He also became the target of a last-minute lobby effort, and said his voice mail was full of messages from important people, including [former Republican National Committee chair Ken] Mehlman, [New York City Mayor Michael] Bloomberg and an offer to talk with former Vice President Dick Cheney, whom Kach regards as a "great man." All three are recognized for their support of gay rights issues.

"I don't know if this report is true, but it wouldn't surprise me if it is," said Jimmy LaSalvia, co-founder and executive director of the pro-LGBT rights group GOProud. "Vice President Cheney, who owns a home in Maryland, has always said that the states should decide this issue and that the federal government shouldn't have a policy regarding marriage. He has also stated that he is in favor of same sex civil marriage."

A high-profile Republican close to Cheney told The Huffington Post that they had not heard about the former vice president's involvement. Another source close to Cheney pushed back against the report. Cheney's office was not immediately available for comment.

Cheney has, for years, been one of the most prominent Republican supporters of same-sex marriage.

"I think that freedom means freedom for everyone. As many of you know, one of my daughters is gay and it is something we have lived with for a long time in our family. I think people ought to be free to enter into any kind of union they wish. Any kind of arrangement they wish," he said in 2009, placing him in the rare position of being more progressive than President Barack Obama on a policy issue.

If the Maryland General Assembly approves O'Malley's legislation, the state would become the eighth to legalize marriage equality.

UPDATE: 3:10 p.m. -- R. Clarke Cooper, executive director of the Log Cabin Republicans, said in a statement, "Vice President Cheney has been a conservative champion for the freedom to marry since he spoke the words, 'freedom means freedom for everybody.' As a member of the Bush-Cheney administration and executive director of Log Cabin Republicans, I am proud and grateful that he has chosen to lend his voice to securing marriage in Maryland."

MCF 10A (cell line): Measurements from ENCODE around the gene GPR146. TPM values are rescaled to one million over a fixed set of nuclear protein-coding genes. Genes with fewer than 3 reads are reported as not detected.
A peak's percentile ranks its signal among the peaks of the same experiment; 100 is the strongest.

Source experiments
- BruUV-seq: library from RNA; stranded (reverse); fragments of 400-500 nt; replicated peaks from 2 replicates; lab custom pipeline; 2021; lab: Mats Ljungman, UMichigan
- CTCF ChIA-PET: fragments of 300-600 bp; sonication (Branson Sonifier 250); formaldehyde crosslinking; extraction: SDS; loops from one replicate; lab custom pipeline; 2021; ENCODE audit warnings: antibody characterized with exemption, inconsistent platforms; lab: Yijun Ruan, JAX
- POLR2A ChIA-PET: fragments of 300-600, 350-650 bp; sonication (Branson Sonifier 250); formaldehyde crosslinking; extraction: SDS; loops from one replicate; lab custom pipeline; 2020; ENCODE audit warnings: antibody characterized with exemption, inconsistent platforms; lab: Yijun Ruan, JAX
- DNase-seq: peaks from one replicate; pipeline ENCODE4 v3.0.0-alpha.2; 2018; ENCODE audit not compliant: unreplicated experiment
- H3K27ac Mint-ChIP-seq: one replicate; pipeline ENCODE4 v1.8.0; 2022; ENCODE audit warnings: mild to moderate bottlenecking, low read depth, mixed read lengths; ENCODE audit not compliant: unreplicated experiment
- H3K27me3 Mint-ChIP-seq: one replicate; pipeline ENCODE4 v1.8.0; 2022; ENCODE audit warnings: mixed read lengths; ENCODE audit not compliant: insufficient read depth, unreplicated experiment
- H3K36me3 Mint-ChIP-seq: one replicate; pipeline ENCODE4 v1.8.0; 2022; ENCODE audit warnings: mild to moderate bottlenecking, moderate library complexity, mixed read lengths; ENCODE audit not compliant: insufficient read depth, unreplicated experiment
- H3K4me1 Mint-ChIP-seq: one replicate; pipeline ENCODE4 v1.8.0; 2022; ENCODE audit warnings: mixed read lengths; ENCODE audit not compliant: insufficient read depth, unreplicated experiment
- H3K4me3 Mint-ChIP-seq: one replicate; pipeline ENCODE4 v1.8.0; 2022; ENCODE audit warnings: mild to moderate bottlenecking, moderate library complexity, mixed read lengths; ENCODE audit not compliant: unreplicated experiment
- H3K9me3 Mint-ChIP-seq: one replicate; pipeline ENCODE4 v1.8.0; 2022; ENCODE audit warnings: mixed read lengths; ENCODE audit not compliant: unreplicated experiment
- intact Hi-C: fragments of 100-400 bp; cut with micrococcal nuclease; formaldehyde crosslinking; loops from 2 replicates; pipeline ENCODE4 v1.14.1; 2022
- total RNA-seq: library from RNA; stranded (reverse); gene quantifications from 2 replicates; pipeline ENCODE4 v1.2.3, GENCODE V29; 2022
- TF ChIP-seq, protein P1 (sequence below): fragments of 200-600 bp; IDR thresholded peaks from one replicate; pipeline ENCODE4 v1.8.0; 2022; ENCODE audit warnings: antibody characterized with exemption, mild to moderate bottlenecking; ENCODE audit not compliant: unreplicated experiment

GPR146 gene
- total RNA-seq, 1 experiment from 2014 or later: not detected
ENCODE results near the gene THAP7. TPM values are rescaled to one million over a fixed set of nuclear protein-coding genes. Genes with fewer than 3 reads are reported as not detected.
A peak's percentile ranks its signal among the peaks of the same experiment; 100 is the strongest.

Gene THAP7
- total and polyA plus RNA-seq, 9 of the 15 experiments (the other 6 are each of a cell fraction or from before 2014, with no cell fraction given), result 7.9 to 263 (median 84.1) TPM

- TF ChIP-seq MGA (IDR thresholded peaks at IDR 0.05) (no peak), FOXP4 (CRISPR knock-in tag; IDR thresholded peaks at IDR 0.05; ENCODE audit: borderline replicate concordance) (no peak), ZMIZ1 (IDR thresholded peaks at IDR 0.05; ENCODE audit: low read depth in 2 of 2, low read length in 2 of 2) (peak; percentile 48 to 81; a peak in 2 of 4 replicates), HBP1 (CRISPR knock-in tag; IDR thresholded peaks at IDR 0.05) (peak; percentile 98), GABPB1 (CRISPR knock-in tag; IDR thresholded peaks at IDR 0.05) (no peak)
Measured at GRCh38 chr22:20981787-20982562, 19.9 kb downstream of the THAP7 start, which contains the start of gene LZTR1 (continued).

http://www.huffingtonpost.com/2012/...land_n_1284727.html?ncid=edlinkusaolp00000009
Another source close to Cheney pushed back against the report
Was that a subtle gay innuendo by the writer? If so, pretty fabulously executed...
 

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Just accept it, bigots. Fags gonna marry. Boo fucking Hoo.
 

BOZ29

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Marriage in the eyes of the state is not marriage in the eyes of god so who gives a fuck if a judge, not a religious figure last time I checked, marries a couple of faggots.
 

Mags

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Must be tough to get talking points on Sunday.
 

whiskeyguy

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Good for Chaney. He probably would be completely against this if he didn't have a gay child, but at least he accepts it now that he does.
 

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Don the Radio Guy

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Do your research.

Delaware already legalized it. Well... technically it is a civil union... but same thing.
And I've spoken on the air in support of it on the most conservative station in the state. I wonder what all of the trolls here have done to support the cause?
 

Sunsetspawn

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Marriage in the eyes of the state is not marriage in the eyes of god so who gives a fuck if a judge, not a religious figure last time I checked, marries a couple of faggots.
One gets their authority from the entirety of laws of the United States of America. The others get their authority from The Silmarillion or sumsuchbook. Which matters more?

Do your research.

Delaware already legalized it. Well... technically it is a civil union... but same thing.
Butt buddies?
 

LiddyRules

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And I've spoken on the air in support of it on the most conservative station in the state. I wonder what all of the trolls here have done to support the cause?
I don't think it's fair to expect any of us to compete with that Nathan Hale.

*wavey thing*